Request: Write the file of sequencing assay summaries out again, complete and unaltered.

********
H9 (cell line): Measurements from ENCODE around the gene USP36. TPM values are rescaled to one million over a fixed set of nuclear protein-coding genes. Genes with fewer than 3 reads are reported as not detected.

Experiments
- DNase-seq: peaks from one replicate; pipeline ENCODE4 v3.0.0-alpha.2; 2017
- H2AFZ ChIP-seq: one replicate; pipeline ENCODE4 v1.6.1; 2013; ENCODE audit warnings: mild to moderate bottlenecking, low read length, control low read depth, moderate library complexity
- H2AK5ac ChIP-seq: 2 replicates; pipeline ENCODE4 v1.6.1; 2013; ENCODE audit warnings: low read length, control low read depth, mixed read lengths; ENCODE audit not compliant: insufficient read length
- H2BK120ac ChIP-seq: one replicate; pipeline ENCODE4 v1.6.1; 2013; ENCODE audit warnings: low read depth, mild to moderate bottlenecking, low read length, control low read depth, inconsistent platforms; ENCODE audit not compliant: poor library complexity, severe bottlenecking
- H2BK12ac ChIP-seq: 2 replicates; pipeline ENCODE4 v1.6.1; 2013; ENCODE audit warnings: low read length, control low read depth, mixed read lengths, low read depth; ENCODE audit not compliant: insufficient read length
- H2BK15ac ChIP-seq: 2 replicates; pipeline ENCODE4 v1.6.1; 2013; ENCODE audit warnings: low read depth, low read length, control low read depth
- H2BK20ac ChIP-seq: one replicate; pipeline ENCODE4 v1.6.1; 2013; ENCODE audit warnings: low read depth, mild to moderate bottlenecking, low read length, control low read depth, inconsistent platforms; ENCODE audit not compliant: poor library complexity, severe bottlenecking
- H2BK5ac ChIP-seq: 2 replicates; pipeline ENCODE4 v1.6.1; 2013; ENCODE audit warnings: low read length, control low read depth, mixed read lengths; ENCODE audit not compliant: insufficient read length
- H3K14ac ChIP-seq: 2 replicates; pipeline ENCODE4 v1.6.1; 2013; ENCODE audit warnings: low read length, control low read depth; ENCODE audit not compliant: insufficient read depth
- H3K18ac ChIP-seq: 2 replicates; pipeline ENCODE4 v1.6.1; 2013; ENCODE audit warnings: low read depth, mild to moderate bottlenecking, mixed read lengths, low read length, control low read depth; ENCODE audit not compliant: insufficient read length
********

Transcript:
H9 (cell line): Measurements from ENCODE around the gene USP36. TPM values are rescaled to one million over a fixed set of nuclear protein-coding genes. Genes with fewer than 3 reads are reported as not detected.

Experiments
- DNase-seq: peaks from one replicate; pipeline ENCODE4 v3.0.0-alpha.2; 2017
- H2AFZ ChIP-seq: one replicate; pipeline ENCODE4 v1.6.1; 2013; ENCODE audit warnings: mild to moderate bottlenecking, low read length, control low read depth, moderate library complexity
- H2AK5ac ChIP-seq: 2 replicates; pipeline ENCODE4 v1.6.1; 2013; ENCODE audit warnings: low read length, control low read depth, mixed read lengths; ENCODE audit not compliant: insufficient read length
- H2BK120ac ChIP-seq: one replicate; pipeline ENCODE4 v1.6.1; 2013; ENCODE audit warnings: low read depth, mild to moderate bottlenecking, low read length, control low read depth, inconsistent platforms; ENCODE audit not compliant: poor library complexity, severe bottlenecking
- H2BK12ac ChIP-seq: 2 replicates; pipeline ENCODE4 v1.6.1; 2013; ENCODE audit warnings: low read length, control low read depth, mixed read lengths, low read depth; ENCODE audit not compliant: insufficient read length
- H2BK15ac ChIP-seq: 2 replicates; pipeline ENCODE4 v1.6.1; 2013; ENCODE audit warnings: low read depth, low read length, control low read depth
- H2BK20ac ChIP-seq: one replicate; pipeline ENCODE4 v1.6.1; 2013; ENCODE audit warnings: low read depth, mild to moderate bottlenecking, low read length, control low read depth, inconsistent platforms; ENCODE audit not compliant: poor library complexity, severe bottlenecking
- H2BK5ac ChIP-seq: 2 replicates; pipeline ENCODE4 v1.6.1; 2013; ENCODE audit warnings: low read length, control low read depth, mixed read lengths; ENCODE audit not compliant: insufficient read length
- H3K14ac ChIP-seq: 2 replicates; pipeline ENCODE4 v1.6.1; 2013; ENCODE audit warnings: low read length, control low read depth; ENCODE audit not compliant: insufficient read depth
- H3K18ac ChIP-seq: 2 replicates; pipeline ENCODE4 v1.6.1; 2013; ENCODE audit warnings: low read depth, mild to moderate bottlenecking, mixed read lengths, low read length, control low read depth; ENCODE audit not compliant: insufficient read length